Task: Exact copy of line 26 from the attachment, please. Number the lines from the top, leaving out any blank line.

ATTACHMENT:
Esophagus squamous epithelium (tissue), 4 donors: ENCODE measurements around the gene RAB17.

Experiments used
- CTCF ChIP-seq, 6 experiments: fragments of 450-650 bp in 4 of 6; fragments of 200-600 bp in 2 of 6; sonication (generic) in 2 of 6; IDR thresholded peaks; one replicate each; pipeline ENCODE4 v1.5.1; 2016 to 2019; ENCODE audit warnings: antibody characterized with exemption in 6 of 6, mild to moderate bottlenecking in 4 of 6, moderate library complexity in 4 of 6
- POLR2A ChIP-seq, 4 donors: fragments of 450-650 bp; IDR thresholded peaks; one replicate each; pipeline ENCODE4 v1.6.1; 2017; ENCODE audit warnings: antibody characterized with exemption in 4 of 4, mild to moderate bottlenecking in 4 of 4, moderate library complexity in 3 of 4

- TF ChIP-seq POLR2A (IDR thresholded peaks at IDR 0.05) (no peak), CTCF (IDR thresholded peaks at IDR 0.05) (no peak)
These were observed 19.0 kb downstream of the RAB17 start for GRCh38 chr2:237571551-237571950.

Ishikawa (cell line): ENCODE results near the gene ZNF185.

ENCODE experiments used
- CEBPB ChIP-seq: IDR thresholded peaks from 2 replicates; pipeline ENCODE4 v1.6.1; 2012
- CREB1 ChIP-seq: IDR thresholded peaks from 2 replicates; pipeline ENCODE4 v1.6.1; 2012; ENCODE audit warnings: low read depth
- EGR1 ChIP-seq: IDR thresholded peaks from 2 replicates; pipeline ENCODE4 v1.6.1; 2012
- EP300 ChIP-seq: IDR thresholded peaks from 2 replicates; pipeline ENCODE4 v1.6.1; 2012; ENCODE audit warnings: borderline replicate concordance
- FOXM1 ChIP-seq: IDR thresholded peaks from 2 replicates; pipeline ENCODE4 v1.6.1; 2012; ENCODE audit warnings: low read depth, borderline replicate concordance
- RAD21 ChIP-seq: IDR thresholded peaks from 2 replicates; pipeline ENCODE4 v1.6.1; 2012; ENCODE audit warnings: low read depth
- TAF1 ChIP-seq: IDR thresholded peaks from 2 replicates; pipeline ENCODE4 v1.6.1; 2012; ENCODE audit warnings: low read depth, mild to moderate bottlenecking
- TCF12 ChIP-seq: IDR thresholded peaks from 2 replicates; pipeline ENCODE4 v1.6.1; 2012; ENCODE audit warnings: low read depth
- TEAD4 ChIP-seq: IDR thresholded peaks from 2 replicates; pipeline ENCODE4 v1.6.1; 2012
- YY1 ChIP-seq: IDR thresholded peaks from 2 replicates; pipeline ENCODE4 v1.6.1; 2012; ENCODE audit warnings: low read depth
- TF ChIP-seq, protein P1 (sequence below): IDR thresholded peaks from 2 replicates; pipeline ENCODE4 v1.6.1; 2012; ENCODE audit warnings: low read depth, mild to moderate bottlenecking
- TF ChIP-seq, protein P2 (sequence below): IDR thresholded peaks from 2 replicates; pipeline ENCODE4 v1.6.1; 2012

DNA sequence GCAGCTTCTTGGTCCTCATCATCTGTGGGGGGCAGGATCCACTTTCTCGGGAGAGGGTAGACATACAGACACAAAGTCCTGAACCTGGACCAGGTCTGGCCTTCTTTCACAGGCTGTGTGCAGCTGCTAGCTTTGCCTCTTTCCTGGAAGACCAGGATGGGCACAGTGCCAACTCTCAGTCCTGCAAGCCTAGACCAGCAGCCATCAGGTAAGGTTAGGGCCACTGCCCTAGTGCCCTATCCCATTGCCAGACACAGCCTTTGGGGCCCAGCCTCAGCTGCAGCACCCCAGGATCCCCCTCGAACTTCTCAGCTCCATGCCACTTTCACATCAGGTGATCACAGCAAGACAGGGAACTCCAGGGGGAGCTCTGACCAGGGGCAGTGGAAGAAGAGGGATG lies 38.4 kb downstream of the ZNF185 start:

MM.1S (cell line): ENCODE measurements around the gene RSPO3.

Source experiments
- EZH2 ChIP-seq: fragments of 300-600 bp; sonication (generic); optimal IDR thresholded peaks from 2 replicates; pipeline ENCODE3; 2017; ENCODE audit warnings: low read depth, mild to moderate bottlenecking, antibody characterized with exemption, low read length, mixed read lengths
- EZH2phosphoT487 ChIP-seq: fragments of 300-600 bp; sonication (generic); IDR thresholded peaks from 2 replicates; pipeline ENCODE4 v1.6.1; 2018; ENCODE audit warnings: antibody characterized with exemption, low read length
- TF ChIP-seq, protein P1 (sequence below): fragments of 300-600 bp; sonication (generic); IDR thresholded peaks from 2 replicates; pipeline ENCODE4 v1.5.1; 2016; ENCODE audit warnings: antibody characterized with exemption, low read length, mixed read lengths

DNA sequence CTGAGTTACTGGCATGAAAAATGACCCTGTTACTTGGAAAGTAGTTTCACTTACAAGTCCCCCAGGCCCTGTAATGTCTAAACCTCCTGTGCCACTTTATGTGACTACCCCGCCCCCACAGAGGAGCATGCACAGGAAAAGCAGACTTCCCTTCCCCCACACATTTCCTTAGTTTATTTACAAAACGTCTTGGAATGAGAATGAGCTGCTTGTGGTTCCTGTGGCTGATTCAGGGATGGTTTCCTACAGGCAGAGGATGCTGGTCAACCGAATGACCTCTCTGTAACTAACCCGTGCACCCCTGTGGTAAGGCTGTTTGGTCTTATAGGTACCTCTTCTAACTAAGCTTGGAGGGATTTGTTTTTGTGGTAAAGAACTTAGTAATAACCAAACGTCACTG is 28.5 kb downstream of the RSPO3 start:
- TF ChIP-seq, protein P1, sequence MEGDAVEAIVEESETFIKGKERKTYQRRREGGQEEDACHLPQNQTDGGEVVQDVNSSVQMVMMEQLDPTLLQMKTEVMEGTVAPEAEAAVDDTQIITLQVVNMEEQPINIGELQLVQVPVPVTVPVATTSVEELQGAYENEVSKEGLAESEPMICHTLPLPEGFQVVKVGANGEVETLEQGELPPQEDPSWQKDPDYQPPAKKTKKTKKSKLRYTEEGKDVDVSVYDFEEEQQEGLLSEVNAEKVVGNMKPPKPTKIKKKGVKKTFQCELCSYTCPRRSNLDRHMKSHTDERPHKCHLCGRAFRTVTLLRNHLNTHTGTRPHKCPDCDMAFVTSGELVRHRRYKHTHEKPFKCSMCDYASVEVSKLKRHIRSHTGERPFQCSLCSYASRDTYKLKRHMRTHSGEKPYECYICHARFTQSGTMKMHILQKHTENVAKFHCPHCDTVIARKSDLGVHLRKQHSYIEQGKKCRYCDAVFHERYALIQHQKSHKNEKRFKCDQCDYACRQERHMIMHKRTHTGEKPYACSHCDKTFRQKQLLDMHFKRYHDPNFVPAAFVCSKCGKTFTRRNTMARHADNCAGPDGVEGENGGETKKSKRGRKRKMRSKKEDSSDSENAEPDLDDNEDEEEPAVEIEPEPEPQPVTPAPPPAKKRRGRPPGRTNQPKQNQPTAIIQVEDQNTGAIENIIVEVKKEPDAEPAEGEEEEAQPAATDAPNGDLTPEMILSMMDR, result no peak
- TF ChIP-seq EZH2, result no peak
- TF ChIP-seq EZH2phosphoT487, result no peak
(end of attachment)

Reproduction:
- TF ChIP-seq, protein P1 (sequence below): fragments of 300-600 bp; sonication (generic); IDR thresholded peaks from 2 replicates; pipeline ENCODE4 v1.5.1; 2016; ENCODE audit warnings: antibody characterized with exemption, low read length, mixed read lengths